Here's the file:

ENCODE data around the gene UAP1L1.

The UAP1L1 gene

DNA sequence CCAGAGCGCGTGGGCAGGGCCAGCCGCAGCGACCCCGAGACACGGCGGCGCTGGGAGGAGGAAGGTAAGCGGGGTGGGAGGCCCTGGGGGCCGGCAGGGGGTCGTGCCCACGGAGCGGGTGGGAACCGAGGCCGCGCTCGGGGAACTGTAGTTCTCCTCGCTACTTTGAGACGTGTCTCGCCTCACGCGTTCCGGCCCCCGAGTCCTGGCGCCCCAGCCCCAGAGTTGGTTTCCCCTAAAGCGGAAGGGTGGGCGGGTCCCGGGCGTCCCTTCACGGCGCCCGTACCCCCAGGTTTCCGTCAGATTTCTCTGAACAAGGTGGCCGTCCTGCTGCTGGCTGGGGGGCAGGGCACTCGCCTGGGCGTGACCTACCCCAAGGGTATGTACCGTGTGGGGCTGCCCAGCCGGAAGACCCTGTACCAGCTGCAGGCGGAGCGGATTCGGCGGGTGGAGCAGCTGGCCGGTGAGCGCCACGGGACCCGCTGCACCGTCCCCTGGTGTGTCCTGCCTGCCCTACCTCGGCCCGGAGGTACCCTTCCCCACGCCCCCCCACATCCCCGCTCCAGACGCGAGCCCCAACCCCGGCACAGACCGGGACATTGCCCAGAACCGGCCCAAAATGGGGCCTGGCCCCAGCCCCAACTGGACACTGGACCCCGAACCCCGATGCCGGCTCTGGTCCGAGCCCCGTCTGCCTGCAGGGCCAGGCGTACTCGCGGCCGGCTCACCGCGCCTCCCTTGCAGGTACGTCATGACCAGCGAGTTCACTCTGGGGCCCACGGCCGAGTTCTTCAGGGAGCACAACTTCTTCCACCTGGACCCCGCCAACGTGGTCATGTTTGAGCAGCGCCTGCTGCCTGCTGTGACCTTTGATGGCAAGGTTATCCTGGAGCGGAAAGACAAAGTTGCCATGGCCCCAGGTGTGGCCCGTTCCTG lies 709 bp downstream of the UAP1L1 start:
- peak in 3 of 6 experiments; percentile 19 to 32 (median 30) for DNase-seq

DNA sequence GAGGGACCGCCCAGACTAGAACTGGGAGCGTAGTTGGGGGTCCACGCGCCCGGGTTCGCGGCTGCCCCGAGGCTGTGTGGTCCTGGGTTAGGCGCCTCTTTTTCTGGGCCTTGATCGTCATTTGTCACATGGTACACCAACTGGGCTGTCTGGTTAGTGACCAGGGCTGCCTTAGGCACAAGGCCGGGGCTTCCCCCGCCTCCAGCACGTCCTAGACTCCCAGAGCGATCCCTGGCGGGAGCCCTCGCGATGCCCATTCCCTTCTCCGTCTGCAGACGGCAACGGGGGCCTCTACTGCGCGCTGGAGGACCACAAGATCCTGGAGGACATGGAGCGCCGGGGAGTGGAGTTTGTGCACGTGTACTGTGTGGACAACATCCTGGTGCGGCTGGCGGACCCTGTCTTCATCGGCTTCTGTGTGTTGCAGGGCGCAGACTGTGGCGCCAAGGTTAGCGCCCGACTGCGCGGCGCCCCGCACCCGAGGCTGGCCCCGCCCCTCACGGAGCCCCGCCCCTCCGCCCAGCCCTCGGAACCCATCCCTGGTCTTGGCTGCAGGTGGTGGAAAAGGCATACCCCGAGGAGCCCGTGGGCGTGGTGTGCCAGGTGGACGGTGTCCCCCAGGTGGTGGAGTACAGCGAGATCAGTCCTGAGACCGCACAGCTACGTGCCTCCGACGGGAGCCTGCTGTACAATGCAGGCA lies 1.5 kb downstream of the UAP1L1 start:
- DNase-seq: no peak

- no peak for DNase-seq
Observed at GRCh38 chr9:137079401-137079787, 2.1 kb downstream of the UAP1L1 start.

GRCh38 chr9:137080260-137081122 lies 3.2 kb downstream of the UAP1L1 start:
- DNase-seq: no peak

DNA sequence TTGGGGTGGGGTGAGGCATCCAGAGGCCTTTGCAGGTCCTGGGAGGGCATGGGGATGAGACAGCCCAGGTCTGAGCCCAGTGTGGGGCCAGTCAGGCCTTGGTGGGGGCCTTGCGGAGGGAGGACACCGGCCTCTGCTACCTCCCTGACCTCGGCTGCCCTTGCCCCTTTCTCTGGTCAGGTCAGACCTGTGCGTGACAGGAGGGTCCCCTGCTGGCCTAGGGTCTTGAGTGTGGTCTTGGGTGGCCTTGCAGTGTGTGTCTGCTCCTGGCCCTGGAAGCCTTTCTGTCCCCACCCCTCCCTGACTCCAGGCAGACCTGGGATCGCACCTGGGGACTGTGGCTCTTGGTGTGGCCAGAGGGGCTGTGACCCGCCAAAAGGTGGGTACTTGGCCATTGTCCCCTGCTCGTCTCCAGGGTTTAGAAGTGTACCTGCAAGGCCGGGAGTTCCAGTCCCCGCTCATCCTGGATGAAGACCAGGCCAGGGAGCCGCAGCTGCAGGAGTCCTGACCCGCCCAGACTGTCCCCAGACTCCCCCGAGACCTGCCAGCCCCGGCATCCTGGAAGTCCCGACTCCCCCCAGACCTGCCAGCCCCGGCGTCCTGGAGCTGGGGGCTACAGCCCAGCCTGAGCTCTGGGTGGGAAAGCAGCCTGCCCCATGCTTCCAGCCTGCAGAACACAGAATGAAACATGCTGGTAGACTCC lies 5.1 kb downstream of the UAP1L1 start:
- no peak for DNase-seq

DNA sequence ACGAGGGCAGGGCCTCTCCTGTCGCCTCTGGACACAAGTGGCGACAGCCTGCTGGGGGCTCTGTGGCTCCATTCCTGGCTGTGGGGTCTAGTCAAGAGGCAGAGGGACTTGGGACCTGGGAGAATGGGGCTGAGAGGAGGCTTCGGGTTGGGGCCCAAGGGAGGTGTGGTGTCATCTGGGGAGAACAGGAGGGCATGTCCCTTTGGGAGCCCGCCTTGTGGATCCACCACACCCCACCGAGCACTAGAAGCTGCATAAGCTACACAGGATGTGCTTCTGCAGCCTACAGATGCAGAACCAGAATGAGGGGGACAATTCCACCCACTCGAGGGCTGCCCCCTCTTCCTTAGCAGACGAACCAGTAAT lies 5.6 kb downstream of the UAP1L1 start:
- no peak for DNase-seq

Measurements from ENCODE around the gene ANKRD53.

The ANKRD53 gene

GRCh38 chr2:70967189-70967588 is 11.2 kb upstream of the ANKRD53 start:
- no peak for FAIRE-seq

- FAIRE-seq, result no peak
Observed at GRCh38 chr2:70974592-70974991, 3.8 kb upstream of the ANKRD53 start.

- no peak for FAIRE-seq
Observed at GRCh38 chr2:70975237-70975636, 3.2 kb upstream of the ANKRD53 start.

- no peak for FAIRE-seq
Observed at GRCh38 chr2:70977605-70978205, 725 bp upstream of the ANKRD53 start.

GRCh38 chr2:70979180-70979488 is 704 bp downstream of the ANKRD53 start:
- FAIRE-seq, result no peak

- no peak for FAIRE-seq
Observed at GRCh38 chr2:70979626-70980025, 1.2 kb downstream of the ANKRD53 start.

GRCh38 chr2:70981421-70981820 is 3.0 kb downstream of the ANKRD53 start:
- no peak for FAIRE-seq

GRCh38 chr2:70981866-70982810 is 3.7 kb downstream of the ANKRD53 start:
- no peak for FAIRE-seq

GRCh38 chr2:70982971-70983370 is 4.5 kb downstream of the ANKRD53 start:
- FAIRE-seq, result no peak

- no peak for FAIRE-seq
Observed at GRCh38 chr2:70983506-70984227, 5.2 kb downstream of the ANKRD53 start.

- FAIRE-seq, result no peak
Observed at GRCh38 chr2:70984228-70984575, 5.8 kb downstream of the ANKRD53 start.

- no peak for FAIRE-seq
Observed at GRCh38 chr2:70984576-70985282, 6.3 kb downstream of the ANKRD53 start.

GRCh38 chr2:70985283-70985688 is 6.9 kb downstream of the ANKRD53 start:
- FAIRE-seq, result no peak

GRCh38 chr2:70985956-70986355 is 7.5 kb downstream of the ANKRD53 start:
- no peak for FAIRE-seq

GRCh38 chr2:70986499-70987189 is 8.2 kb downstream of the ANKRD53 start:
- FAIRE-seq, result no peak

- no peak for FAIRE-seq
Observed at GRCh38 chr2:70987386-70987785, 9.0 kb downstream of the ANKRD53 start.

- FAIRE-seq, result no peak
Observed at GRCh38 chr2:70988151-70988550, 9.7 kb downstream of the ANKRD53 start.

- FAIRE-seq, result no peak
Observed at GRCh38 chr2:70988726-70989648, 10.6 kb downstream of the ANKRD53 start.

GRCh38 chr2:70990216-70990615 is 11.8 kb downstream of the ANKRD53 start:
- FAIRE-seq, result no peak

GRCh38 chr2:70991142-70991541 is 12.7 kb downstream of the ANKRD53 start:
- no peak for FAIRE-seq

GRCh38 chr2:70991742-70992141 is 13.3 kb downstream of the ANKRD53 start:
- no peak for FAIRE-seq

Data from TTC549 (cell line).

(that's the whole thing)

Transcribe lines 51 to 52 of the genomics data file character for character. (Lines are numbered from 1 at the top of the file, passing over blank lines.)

- FAIRE-seq, result no peak
Observed at GRCh38 chr2:70988726-70989648, 10.6 kb downstream of the ANKRD53 start.